Both businesses have applied for financial assistance. 

Mr. Sawyer said Hog Island had been approved for a small business loan, which would go toward ongoing operation expenses. He has also applied for payroll assistance but has yet to see the monies.

The United States Department of Agriculture and the National Oceanic and Atmospheric Administration are responsible for determining how the federal stimulus funds will be doled out for fisheries and aquaculture. There is $300 million allocated for those sectors.

Ms. Gregory said the company had not yet received loans or payroll assistance, but that she had “applied for everything.” 

As for the oysters now ready for harvest, they will just keep growing, Mr. Sawyer said. Though smaller oysters hold the best price value, larger oysters are marketable, but taste better cooked. 

Overall, aquaculture in Marin accounts for 5 percent of the gross value of all agricultural production, which at last count in 2018 amounted to $94, 121, 000. 

The issues faced by the companies are shared by West Coast growers. Margaret Pilero, the executive director of the Pacific Coast Shellfish Growers Association, said, “They are all impacted. Most of the shellfish grown in this country is consumed in restaurants: it’s a high-value product that people are generally not comfortable making at home.”

She added that many West Coast growers have been impacted for months, after their markets in Asia slowed before Covid-19 reached the U.S. 

A third local company, Drakes Bay Oyster Company, is moving no product at all.

Drakes Bay no longer operates in the Point Reyes National Seashore after an extensive legal battle with the National Park Service, but it sells oysters shipped from a farm in Baja California.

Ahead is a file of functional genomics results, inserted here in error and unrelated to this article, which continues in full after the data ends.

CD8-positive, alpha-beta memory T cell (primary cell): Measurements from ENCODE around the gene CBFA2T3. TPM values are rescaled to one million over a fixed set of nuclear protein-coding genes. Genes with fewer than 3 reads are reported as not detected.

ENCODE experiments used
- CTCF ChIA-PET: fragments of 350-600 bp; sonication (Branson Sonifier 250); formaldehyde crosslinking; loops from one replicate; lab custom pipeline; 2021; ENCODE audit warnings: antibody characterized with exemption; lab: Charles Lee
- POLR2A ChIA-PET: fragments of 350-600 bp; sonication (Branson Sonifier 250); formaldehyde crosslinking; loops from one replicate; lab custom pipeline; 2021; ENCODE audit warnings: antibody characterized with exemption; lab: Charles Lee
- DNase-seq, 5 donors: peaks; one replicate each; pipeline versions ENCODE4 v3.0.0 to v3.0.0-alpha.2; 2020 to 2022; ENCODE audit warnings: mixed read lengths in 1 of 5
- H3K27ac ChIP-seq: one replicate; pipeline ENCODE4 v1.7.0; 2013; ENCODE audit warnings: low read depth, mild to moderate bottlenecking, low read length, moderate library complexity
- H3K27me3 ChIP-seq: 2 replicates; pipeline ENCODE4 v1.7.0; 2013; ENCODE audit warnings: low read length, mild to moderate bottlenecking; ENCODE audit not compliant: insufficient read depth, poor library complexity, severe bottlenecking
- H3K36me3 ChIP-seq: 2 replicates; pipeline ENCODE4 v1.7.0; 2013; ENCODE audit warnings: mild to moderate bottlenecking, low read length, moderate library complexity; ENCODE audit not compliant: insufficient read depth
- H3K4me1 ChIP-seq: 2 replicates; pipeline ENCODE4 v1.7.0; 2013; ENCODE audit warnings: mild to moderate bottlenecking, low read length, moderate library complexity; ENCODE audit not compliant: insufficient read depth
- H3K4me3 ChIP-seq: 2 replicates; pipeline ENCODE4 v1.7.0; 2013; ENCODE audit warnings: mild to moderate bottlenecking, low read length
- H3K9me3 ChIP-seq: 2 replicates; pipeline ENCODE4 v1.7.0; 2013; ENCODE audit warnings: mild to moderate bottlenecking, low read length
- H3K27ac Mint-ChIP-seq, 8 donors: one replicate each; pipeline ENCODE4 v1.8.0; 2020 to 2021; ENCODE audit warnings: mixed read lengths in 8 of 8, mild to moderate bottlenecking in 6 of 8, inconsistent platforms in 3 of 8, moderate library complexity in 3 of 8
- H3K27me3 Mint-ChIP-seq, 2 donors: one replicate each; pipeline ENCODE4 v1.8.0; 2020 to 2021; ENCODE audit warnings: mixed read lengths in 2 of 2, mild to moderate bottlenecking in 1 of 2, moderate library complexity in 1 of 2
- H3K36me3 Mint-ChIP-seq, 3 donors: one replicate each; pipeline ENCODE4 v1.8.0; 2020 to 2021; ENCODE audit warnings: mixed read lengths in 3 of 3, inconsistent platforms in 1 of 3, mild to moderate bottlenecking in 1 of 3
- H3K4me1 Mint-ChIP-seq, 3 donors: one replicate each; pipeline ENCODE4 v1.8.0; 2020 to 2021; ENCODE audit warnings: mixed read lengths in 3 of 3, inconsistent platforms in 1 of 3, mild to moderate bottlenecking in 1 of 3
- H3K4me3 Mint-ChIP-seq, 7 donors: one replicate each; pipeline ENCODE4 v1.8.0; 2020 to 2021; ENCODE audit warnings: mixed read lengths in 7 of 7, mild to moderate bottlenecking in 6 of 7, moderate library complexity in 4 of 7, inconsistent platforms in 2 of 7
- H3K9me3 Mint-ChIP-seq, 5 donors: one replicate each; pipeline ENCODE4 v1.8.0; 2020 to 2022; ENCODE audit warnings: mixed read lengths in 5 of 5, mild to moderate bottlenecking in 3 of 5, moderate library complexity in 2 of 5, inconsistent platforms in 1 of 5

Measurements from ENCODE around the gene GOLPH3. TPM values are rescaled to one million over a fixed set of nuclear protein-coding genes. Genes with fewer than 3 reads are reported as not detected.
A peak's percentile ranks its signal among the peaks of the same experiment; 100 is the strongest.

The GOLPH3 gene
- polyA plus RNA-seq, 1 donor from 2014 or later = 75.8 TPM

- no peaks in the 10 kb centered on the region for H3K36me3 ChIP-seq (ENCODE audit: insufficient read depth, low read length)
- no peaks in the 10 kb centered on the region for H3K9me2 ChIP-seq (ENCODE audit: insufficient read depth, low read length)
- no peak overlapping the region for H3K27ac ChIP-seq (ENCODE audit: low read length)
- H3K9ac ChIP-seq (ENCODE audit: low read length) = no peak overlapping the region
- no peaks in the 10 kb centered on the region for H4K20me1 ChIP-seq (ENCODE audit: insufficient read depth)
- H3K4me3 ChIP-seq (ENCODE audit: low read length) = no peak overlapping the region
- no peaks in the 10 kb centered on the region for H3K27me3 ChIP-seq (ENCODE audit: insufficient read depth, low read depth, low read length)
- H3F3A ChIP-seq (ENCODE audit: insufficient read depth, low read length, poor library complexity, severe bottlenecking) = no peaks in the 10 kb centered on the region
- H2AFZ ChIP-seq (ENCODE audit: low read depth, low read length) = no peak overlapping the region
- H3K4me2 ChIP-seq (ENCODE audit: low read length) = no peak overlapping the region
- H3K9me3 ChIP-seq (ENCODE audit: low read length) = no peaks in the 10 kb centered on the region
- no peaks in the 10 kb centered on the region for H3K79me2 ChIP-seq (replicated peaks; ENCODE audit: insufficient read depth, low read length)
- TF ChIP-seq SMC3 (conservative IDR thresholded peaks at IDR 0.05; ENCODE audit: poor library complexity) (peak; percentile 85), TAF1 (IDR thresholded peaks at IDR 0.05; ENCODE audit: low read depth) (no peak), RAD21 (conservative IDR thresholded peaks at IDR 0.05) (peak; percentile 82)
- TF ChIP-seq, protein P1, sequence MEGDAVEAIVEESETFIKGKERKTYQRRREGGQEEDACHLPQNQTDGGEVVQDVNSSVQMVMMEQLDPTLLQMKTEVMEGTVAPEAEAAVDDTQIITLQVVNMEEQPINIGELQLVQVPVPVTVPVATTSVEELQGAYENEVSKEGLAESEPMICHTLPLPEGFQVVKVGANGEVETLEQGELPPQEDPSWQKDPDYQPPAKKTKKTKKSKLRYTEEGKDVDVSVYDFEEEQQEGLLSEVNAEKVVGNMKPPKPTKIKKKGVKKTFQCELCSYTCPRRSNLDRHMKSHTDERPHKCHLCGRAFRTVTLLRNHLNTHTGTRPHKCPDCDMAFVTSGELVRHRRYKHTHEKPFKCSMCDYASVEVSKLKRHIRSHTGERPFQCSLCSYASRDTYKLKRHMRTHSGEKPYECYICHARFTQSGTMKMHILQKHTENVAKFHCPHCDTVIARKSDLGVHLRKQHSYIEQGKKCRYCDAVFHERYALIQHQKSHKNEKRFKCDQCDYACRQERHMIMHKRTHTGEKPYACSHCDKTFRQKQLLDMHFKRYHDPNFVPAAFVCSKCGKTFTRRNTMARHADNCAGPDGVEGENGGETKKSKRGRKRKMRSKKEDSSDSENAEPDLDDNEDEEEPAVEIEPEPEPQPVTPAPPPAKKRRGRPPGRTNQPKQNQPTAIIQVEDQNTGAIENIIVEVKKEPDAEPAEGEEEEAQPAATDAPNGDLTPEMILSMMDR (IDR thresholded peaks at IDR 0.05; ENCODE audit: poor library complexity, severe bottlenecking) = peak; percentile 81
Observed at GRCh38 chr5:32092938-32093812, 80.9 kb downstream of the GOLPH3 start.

Typically, the company sells to local restaurants. Manager Loretta Murphy said now they are unable to move enough product to warrant the shipping cost from Baja; all three local employees have stopped working while those on the farm continue only basic operations. 

Ms. Murphy said she understood why many restaurants, resigned to take-out service, had nixed oysters from the menu. “It’s a high-volatility product: the shelf-life is short,” she said.

Yet, she added, “The irony is that oysters are exactly what we should be eating right now.”

Oysters have a high zinc content. According to the National Institutes of Health, one medium oyster provides around 100 percent of recommended daily intake of zinc.

“You can’t find zinc on the shelves at the pharmacy or the grocery store. It’s a huge immune system booster, helping you to keep from getting colds or viruses,” Ms. Murphy said.

For Mr. Sawyer, the future of selling oysters is a great unknown. 

“We are a communal society,” he said. “We do things socially. We eat communally. How do you design the layout, determine how people go into a restaurant?” he asked. “I lay awake at night and think about what they will look like.”

 

Oysters from local growers can be found at Saltwater, the Station House, Café Reyes and the Palace Market, and can be ordered directly from Hog Island or Tomales Bay Oyster Company